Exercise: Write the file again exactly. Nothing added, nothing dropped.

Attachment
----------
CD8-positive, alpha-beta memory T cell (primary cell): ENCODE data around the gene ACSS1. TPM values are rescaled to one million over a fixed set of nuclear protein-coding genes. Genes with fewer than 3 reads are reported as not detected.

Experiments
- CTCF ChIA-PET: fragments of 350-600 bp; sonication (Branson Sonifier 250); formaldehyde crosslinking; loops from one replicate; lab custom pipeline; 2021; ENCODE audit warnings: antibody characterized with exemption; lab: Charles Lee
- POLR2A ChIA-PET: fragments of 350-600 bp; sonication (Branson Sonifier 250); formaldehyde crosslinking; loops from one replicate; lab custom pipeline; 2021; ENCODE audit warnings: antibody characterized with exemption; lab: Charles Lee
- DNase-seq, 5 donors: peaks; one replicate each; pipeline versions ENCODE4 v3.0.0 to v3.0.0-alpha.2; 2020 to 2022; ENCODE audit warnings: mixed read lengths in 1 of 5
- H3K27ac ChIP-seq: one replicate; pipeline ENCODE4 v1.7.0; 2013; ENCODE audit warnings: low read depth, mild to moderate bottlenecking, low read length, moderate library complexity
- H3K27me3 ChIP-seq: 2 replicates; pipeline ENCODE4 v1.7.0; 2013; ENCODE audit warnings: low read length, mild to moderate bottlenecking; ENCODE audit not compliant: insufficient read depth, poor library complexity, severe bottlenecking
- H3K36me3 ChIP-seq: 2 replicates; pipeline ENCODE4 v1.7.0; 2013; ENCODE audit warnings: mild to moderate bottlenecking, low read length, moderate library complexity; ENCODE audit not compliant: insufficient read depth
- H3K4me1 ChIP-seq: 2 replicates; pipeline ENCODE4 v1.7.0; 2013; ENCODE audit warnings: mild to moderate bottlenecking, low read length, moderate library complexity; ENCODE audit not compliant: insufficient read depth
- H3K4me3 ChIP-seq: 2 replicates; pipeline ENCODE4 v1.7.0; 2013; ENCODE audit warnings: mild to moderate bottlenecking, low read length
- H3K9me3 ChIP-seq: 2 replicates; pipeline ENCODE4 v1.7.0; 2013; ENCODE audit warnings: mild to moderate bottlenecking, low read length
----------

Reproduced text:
CD8-positive, alpha-beta memory T cell (primary cell): ENCODE data around the gene ACSS1. TPM values are rescaled to one million over a fixed set of nuclear protein-coding genes. Genes with fewer than 3 reads are reported as not detected.

Experiments
- CTCF ChIA-PET: fragments of 350-600 bp; sonication (Branson Sonifier 250); formaldehyde crosslinking; loops from one replicate; lab custom pipeline; 2021; ENCODE audit warnings: antibody characterized with exemption; lab: Charles Lee
- POLR2A ChIA-PET: fragments of 350-600 bp; sonication (Branson Sonifier 250); formaldehyde crosslinking; loops from one replicate; lab custom pipeline; 2021; ENCODE audit warnings: antibody characterized with exemption; lab: Charles Lee
- DNase-seq, 5 donors: peaks; one replicate each; pipeline versions ENCODE4 v3.0.0 to v3.0.0-alpha.2; 2020 to 2022; ENCODE audit warnings: mixed read lengths in 1 of 5
- H3K27ac ChIP-seq: one replicate; pipeline ENCODE4 v1.7.0; 2013; ENCODE audit warnings: low read depth, mild to moderate bottlenecking, low read length, moderate library complexity
- H3K27me3 ChIP-seq: 2 replicates; pipeline ENCODE4 v1.7.0; 2013; ENCODE audit warnings: low read length, mild to moderate bottlenecking; ENCODE audit not compliant: insufficient read depth, poor library complexity, severe bottlenecking
- H3K36me3 ChIP-seq: 2 replicates; pipeline ENCODE4 v1.7.0; 2013; ENCODE audit warnings: mild to moderate bottlenecking, low read length, moderate library complexity; ENCODE audit not compliant: insufficient read depth
- H3K4me1 ChIP-seq: 2 replicates; pipeline ENCODE4 v1.7.0; 2013; ENCODE audit warnings: mild to moderate bottlenecking, low read length, moderate library complexity; ENCODE audit not compliant: insufficient read depth
- H3K4me3 ChIP-seq: 2 replicates; pipeline ENCODE4 v1.7.0; 2013; ENCODE audit warnings: mild to moderate bottlenecking, low read length
- H3K9me3 ChIP-seq: 2 replicates; pipeline ENCODE4 v1.7.0; 2013; ENCODE audit warnings: mild to moderate bottlenecking, low read length